Spending on political advertisements in the 2020 election cycle is expected to shatter records, both nationally and here in Maine. These forecasts — and the political gamesmanship that will surely accompany the money — underscore the importance of a fully functioning campaign finance watchdog agency.
So it is very worrisome to see the Federal Election Commission, at least for now, reduced in its ability to vote and take action on potential campaign finance violations.
The FEC is a six-member commission, but it had been operating since February 2018 with only four commissioners. Last week, Vice Chairman Matthew Petersen, a Republican, announced his resignation. The agency tasked with providing transparency in elections and enforcing federal campaign finance laws now does not have enough members for a quorum, meaning it cannot vote on enforcement decisions, pass new rules or provide advisory opinions.
FEC Chairwoman Ellen Weintraub, a Democrat, emphasized in an Aug. 26 statement that while the commission cannot currently vote on many of these enforcement matters, the agency is far from shuttered.
“Make no mistake: The FEC will still be able to shine a strong spotlight on the finances of the 2020 campaign,” she said. “Political committees still must report their contributions and spending. Hundreds of dedicated public servants at the FEC will continue to make millions of pages of campaign-finance information available to the public and the press quickly and accurately.”
This situation at the FEC isn’t an all-out crisis and it isn’t unprecedented — in fact, the commission failed to have a quorum for six months in 2008 before an agreement was reached to confirm a group of five commissioners. But given the onslaught of political spending that is already building up more than a year before the 2020 election, there must be pressure on the Trump Administration and the U.S. Senate to not only restore a quorum at the FEC, but also to finally return to a full six-member commission.
It’s not as if the FEC has been a beacon of productivity and meaningful action prior to this development. Its structure — which requires that no more than three commissioners of the same party can serve at the same time — has frequently and increasingly led to the body being deadlocked on partisan lines. And court rulings, most notably in Citizens United v. FEC, have severely undercut the commission’s authority and ability to regulate outside political spending.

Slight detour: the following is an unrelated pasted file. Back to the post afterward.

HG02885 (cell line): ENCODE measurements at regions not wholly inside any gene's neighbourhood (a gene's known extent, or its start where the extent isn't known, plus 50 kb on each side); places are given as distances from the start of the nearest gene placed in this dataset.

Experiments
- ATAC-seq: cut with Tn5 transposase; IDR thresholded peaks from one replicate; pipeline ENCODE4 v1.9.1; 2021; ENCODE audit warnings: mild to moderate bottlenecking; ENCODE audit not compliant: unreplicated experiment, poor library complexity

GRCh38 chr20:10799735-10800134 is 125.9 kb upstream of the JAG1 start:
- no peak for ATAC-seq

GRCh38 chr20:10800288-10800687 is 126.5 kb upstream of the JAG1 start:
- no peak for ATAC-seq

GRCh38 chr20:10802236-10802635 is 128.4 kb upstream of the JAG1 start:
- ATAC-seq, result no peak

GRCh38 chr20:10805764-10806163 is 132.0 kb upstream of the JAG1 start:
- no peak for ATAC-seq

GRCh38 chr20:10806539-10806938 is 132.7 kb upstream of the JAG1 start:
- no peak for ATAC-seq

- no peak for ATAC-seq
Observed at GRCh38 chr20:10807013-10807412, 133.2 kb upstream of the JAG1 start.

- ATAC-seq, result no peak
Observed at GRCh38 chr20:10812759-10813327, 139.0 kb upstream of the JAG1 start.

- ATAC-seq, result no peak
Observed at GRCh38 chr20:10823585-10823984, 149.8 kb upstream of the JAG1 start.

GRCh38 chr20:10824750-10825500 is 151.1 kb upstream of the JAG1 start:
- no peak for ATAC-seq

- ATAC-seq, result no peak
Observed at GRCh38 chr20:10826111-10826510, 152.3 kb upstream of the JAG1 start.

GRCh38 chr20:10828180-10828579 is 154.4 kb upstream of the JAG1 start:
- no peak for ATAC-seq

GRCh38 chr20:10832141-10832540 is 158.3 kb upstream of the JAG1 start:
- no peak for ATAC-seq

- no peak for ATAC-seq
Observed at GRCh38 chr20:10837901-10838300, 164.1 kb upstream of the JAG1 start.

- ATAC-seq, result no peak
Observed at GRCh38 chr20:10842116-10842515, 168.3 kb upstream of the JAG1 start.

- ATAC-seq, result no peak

All of the three remaining FEC commissioners — one Democrat, one Republican and one independent — are currently serving in expired terms. That only further emphasizes the need for President Donald Trump to nominate and the Senate to confirm commissioners from across the political spectrum. Trump currently has one Republican nomination languishing in the Senate, and has not nominated a Democrat to fill any of the open seats. An informal past practice has been to group multiple nominees from different political backgrounds together. There’s been a predictable and unproductive level of partisanship surrounding this and other nominations.
That needs to stop.
As Trevor Potter, a former Republican head of the FEC who now leads the nonprofit Campaign Legal Center, rightly acknowledged following Petersen’s resignation, the imperative of a fully functioning FEC goes well beyond campaign competition between Democrats and Republicans.
“In the 2020 election, political spending is expected to reach nearly $10 billion,” Potter said in a statement, as reported by ABC News. “With the campaign season in full swing, there is no time to waste in securing our democracy. Russia exploited a weak FEC to covertly meddle in U.S. elections through digital ads and the FEC has a pending rulemaking to tighten disclosure requirements.”
While FEC nominations must first come from the president, it may ultimately be Senate Majority Leader Mitch McConnell who plays the largest role in this discussion moving forward. We hope he will revisit his own comments from 2008, after the deal to add five new commissioners was reached.
“A fully functioning, bipartisan FEC is long overdue,” McConnell said more than a decade ago, according to CBS news reporting at the time. He derided Democrats for the 2008 FEC impasse and expressed hope that the commission could “resume its critical role of enforcing election laws and ensuring that this election season is fair and equitable to all who are involved.”
America’s campaign finance landscape has changed drastically — and for the worse — since McConnell made that statement in 2008, and he unquestionably played a part in that shift. But with 2020 on the horizon, we hope he hasn’t forgotten his words about the important role the FEC plays in ensuring a fair and equitable election.